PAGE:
1926 Raymon Jonson "Pot & Blanket" Oil
It's a painting by Raymond Johnson and it was given by Raymond and his brother Arthur to my great-aunt. And that was passed to my parents, and my parents gave it to me about 15 years ago.
The painting is clearly signed. It's dated, 1926. It was in 1938 that he had cofounded this transcendental art movement. Sort of a funky name. And it really is sort of an offshoot of European modernism. There's a movement away from painting objects as they really exist. It's an emphasis on spirituality, it's an emphasis on moving away from pure form. This, therefore, is a little bit atypical because it is a lot more representational, let's say, than what he's known for. Auction purposes today, you're probably talking about $25,000 to $35,000. It's really a valuable thing.
Oh, my gosh. That's wonderful. Thank you.
Executive producer Marsha Bemko shares her tips for getting the most out of ANTIQUES ROADSHOW.
Value can change: The value of an item is dependent upon many things, including the condition of the object itself, trends in the market for that kind of object, and the location where the item will be sold. These are just some of the reasons why the answer to the question "What's it worth?" is so often "It depends."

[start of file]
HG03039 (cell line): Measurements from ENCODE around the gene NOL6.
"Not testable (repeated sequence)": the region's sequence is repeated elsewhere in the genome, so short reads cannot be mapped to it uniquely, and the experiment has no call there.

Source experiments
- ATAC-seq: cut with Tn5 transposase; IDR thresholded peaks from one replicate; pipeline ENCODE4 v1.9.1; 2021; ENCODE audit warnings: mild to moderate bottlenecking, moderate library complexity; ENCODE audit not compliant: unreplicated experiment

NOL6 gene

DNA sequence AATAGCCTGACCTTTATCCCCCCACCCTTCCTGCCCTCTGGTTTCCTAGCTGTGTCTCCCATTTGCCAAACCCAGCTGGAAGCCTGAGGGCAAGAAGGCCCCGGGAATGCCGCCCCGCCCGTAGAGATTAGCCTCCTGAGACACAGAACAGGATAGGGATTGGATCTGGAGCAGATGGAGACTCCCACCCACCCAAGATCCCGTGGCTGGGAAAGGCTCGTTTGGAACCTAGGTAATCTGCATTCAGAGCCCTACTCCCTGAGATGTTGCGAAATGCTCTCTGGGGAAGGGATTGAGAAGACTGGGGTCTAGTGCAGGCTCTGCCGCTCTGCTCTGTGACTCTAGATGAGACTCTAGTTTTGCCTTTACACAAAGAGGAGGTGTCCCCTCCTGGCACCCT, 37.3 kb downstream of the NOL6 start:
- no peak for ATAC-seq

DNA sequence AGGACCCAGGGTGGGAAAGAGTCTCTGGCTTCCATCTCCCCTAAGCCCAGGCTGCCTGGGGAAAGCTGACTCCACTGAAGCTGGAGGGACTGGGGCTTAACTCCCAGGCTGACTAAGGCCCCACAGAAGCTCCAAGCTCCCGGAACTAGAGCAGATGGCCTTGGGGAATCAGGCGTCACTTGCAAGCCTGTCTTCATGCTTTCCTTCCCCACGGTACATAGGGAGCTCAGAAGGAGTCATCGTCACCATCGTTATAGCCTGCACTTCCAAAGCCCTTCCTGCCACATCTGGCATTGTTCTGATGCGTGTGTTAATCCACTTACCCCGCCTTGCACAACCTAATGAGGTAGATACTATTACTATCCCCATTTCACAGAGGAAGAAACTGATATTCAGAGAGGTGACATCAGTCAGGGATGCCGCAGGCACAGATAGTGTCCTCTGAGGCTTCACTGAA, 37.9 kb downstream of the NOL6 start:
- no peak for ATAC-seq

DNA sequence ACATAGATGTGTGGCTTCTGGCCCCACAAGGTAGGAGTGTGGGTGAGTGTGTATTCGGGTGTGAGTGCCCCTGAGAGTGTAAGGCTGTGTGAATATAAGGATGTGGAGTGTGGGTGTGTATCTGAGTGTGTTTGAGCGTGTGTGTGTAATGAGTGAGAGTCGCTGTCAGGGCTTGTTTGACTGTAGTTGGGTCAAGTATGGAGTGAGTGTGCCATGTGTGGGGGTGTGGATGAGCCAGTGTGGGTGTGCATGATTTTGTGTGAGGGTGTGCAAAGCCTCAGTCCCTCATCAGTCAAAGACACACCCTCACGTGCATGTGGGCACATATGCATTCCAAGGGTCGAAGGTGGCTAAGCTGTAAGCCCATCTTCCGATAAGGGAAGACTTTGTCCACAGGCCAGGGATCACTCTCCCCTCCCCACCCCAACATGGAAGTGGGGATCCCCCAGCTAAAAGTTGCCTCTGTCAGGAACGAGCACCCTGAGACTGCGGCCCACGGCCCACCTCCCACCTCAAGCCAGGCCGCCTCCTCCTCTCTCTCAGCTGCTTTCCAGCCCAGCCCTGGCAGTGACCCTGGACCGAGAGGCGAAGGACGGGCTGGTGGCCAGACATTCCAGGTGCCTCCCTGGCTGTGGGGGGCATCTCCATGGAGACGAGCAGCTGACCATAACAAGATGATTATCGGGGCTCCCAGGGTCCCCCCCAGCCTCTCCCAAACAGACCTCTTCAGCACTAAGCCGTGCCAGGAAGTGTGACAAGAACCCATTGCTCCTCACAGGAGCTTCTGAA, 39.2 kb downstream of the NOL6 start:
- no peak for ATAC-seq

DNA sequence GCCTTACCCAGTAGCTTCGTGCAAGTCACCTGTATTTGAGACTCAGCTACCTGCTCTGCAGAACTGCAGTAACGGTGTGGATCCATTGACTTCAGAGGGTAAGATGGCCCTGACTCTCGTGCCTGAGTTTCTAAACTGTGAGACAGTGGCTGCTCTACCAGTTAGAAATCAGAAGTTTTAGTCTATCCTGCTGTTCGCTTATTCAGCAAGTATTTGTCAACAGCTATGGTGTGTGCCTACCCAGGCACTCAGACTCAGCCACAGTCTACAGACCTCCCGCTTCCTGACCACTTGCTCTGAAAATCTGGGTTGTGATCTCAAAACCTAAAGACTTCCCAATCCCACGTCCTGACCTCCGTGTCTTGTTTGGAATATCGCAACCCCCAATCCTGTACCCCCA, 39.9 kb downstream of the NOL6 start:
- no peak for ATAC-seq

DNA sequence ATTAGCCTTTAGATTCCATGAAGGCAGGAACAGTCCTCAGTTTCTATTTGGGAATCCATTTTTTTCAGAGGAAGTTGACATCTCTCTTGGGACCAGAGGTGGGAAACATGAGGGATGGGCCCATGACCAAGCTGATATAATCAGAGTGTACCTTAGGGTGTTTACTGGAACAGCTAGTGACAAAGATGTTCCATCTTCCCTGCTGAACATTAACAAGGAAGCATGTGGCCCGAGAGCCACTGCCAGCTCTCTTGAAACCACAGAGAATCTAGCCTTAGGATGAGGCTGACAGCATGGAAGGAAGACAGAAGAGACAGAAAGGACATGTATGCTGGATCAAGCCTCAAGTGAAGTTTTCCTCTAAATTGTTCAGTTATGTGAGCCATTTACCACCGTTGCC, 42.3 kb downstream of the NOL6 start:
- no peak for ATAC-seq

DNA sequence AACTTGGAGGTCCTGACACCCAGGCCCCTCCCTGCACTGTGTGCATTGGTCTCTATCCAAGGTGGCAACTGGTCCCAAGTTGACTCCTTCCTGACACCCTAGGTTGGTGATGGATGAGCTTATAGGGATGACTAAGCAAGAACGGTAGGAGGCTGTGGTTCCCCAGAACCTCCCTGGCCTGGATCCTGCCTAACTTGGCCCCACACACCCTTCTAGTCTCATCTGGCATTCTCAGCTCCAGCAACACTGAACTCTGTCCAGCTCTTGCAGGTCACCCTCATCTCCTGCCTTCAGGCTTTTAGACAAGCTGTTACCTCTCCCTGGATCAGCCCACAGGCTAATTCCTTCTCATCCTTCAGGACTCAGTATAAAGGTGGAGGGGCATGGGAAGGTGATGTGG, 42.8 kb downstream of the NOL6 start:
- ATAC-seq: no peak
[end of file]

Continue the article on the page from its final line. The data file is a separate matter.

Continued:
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Context is key: Listen carefully. Most of our experts will give appraisal values in context. For example, you'll often hear them say what an item is worth "at auction," or "retail," or "for insurance purposes" (replacement value). Retail prices are different from wholesale prices. Often an auctioneer will talk about what she knows best: the auction market. A shop owner will usually talk about what he knows best: the retail price he'd place on the object in his shop. And though there are no hard and fast rules, an object's auction price can often be half its retail value; yet for other objects, an auction price could be higher than retail. As a rule, however, retail and insurance/replacement values are about the same.
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